2. Revise all investment policies.

Step 2 is to revise all investment policies and risk policies in terms of default probabilities, not ratings. Here’s another example from the June 18, 2012 announcement by the Office of the Comptroller of the Currency of the revised regulations affecting U.S. banks:

“Under the revised regulations, to determine whether a security is “investment grade,” banks must determine that the probability of default by the obligor is low and the full and timely repayment of principal and interest is expected.”

A modern investment policy that omits reference to ratings is given here:

3. Use default probabilities not ratings, internally.

Many firms maintain their own “internal ratings.” Historically these internal ratings have been “mapped” to external legacy ratings and finally mapped again to default probabilities.  Step 3 eliminates external ratings from the mapping process.  A follow on to Step 3 simply replaces internal ratings with explicit default probabilities for each reference name for all maturities at which the firm has exposure.

4. Understand macro-factor linkages.

Step 4 is to understand how the business cycle in general and macro-factors in particular (home prices, oil prices, interest rates, foreign exchange rates, stock indices, and so on) drive default probabilities.  For a worked example, see van Deventer (September 24, 2009) at this link:

5. Eliminate “transition matrices.”

Step 5 is to replace “transition matrices” based on legacy ratings with simulations where changes in macro-economic factors drive default risk changes.  Similarly, we can incorporate these macro factor movements in all risk simulations: counterparty credit risk, market risk, interest rate risk, credit risk, value at risk, capital allocation.  The example in Step 4 is a simplified version of how this works.  Transition matrices imply that a movement from one credit rating to another is simply a roll of the dice with no causal factor. Nothing could be further from the truth. For that reason, the macro-factor links need to be made explicit, not ignored.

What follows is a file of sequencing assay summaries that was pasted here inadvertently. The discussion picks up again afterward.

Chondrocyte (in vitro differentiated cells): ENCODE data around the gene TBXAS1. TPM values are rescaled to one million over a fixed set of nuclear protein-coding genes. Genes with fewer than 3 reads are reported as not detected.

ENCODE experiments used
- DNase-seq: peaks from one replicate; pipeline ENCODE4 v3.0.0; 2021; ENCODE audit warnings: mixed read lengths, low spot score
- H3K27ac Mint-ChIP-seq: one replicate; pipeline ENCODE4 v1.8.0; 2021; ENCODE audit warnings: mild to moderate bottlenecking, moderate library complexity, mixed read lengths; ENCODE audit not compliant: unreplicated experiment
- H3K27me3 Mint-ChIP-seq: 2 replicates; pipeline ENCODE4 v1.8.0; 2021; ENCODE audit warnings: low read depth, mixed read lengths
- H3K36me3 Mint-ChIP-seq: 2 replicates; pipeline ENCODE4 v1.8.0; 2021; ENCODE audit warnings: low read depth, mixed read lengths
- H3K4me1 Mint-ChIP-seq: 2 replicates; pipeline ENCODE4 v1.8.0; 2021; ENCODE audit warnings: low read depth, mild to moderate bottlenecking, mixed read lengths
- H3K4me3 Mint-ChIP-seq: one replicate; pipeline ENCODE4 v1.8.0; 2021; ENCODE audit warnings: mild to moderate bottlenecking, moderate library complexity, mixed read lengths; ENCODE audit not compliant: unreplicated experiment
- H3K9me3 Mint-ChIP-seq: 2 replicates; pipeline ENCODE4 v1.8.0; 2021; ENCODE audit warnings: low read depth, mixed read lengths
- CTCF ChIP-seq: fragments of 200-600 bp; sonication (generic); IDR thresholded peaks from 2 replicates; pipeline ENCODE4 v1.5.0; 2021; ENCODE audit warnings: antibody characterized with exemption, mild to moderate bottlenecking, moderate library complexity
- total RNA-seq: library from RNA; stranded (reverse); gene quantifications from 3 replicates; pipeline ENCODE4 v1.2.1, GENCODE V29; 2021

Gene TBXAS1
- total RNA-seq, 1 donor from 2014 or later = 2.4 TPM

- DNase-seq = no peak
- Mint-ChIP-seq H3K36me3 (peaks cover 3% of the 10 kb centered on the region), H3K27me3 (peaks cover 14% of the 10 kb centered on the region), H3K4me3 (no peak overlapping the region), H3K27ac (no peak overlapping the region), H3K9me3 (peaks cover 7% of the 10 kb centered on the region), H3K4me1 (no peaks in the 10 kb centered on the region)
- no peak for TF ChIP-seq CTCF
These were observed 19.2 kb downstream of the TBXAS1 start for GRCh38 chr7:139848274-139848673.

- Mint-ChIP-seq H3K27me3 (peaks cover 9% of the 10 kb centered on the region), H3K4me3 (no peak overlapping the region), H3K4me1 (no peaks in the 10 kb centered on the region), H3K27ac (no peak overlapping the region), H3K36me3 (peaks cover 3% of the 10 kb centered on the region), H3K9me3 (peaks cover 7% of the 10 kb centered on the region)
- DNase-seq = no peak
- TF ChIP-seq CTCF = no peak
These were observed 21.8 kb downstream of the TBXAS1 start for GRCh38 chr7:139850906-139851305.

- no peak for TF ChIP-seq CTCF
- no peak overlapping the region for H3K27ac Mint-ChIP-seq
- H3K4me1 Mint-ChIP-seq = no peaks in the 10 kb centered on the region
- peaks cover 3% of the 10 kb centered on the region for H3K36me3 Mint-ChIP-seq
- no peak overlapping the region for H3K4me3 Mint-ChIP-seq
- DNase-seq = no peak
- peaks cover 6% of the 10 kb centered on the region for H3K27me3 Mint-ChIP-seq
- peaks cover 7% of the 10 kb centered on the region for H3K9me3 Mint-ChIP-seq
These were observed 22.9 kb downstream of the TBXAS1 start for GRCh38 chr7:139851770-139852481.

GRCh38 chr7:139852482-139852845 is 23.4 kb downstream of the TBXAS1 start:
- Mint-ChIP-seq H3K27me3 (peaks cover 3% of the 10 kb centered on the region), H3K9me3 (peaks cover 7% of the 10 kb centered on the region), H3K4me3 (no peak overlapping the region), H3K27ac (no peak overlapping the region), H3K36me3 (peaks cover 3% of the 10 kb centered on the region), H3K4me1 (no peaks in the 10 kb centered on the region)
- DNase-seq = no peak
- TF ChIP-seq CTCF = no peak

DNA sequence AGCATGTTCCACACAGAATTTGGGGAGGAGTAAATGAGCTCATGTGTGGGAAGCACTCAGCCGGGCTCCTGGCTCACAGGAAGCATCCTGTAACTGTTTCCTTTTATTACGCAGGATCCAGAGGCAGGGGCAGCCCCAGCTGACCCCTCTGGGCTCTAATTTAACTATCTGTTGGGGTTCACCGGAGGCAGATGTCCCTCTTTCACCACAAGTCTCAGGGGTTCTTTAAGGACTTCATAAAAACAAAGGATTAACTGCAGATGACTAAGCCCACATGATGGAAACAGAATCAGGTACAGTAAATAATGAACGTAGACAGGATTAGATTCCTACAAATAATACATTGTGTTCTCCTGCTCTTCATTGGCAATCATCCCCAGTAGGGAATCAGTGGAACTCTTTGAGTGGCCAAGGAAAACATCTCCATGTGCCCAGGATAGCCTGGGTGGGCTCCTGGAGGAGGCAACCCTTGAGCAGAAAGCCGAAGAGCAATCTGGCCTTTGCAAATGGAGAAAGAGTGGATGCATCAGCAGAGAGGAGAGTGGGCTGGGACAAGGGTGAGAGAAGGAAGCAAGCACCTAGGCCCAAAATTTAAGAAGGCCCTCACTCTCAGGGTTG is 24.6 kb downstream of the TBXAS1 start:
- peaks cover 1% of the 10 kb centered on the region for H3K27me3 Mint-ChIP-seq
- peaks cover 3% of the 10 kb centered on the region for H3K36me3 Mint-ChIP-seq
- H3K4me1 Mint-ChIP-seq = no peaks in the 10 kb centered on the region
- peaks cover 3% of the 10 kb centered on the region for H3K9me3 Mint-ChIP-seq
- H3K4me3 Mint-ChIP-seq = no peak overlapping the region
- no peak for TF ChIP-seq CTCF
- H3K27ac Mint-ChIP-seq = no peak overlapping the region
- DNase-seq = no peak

6. Use stress testing.

Step 6 is make sure that the impact of macro factor movements on default probabilities is analyzed and understood for all credit portfolios and investments, even if these portfolios are managed by different groups.  Because default probabilities are now the credit measure, a common process can be applied to non-public firms and retail borrowers as well as public firms and sovereigns.  Kamakura Risk Information Services provides default probabilities and their macro factor links for a wide array of counterparties above and beyond public firms.

7. Use dollar risk limits and default probability risk limits.